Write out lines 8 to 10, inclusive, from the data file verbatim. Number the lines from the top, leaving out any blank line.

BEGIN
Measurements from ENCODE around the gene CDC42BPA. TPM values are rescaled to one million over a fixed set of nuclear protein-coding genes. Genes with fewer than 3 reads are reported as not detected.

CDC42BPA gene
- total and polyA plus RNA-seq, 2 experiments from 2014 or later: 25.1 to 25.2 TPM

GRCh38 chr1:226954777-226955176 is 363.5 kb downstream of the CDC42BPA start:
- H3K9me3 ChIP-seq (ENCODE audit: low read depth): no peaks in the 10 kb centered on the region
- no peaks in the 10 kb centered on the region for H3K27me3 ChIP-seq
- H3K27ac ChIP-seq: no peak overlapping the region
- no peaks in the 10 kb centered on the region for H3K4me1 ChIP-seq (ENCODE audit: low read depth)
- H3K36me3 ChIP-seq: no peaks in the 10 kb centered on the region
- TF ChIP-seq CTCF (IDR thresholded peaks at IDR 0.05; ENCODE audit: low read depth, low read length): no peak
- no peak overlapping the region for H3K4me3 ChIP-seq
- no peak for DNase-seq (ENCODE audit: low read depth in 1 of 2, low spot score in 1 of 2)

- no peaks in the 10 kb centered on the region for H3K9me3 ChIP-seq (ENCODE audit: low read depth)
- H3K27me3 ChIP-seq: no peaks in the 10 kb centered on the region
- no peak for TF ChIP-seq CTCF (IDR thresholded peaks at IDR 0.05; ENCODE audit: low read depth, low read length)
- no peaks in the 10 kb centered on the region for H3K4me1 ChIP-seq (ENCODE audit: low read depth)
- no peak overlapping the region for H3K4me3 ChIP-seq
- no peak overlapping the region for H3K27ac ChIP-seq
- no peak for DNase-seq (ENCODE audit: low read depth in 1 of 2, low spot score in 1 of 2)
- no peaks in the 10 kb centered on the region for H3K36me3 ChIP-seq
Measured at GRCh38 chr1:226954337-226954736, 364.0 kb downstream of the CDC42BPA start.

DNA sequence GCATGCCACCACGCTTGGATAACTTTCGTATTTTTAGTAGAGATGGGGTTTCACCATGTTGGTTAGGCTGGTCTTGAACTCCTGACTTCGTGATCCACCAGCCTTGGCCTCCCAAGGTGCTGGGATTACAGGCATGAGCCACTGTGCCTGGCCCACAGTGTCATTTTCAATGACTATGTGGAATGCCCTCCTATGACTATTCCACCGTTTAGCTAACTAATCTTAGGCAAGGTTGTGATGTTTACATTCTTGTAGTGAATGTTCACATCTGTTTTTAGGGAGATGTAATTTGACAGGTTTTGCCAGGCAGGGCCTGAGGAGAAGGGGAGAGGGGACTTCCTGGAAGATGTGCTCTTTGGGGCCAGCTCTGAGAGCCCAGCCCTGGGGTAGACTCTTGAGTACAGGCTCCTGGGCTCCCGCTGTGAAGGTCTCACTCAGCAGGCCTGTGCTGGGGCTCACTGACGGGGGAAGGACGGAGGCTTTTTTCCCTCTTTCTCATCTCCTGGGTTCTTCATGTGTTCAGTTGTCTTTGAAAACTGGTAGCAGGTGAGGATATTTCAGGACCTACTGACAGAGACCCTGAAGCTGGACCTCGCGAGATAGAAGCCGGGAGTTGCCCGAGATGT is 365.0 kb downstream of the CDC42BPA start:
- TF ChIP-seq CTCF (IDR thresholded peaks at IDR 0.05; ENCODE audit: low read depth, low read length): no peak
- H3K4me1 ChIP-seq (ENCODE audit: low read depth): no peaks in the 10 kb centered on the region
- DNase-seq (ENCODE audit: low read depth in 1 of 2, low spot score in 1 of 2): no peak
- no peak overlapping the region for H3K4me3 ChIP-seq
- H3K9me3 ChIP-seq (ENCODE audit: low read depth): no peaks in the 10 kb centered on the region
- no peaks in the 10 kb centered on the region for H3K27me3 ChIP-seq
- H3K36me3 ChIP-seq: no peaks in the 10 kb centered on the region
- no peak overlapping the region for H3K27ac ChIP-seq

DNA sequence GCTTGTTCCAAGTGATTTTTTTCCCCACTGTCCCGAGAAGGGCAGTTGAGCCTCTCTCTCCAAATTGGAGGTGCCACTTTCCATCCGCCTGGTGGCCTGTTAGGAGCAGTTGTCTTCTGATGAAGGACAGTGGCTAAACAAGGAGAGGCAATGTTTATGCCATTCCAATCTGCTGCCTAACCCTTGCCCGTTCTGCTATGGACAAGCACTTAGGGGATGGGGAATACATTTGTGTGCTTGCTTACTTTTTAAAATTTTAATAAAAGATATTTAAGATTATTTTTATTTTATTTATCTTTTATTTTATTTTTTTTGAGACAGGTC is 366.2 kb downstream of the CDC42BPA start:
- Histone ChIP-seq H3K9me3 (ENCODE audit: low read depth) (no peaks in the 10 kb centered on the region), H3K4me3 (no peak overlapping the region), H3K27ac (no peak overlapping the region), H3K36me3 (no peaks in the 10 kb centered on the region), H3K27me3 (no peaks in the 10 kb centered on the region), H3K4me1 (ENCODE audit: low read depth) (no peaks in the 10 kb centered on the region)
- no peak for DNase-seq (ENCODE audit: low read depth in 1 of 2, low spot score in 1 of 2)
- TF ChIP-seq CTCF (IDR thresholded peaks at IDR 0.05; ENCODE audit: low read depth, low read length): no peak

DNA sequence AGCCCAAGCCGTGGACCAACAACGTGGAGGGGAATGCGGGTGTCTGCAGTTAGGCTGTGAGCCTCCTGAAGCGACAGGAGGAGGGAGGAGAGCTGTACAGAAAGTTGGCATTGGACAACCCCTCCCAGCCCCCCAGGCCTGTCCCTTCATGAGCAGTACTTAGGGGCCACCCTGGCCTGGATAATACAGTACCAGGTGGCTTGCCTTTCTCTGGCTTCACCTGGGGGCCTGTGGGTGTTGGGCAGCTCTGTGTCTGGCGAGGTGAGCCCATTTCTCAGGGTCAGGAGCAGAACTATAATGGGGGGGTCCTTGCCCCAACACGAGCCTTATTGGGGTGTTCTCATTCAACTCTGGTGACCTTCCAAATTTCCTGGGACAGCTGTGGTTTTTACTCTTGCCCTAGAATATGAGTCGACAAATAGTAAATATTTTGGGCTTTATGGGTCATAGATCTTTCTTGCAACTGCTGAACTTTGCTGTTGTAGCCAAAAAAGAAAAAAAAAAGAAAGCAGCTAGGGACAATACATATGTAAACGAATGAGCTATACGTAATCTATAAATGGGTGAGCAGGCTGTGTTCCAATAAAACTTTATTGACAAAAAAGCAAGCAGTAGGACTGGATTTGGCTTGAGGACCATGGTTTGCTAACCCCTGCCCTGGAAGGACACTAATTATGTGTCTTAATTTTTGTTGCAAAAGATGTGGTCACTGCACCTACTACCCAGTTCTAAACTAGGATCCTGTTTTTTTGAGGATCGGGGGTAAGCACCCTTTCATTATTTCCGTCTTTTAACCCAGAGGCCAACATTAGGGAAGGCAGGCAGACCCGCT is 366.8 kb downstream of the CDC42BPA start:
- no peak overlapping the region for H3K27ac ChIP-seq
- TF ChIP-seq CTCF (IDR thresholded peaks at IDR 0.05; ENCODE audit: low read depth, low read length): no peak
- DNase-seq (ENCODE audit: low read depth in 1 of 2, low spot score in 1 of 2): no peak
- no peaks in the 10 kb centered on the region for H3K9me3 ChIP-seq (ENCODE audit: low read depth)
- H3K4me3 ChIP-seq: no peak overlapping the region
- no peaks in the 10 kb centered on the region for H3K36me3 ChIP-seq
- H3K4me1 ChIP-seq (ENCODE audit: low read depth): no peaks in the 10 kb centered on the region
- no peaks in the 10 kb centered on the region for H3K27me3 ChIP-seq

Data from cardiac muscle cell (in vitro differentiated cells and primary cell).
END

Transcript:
- no peaks in the 10 kb centered on the region for H3K4me1 ChIP-seq (ENCODE audit: low read depth)
- H3K36me3 ChIP-seq: no peaks in the 10 kb centered on the region
- TF ChIP-seq CTCF (IDR thresholded peaks at IDR 0.05; ENCODE audit: low read depth, low read length): no peak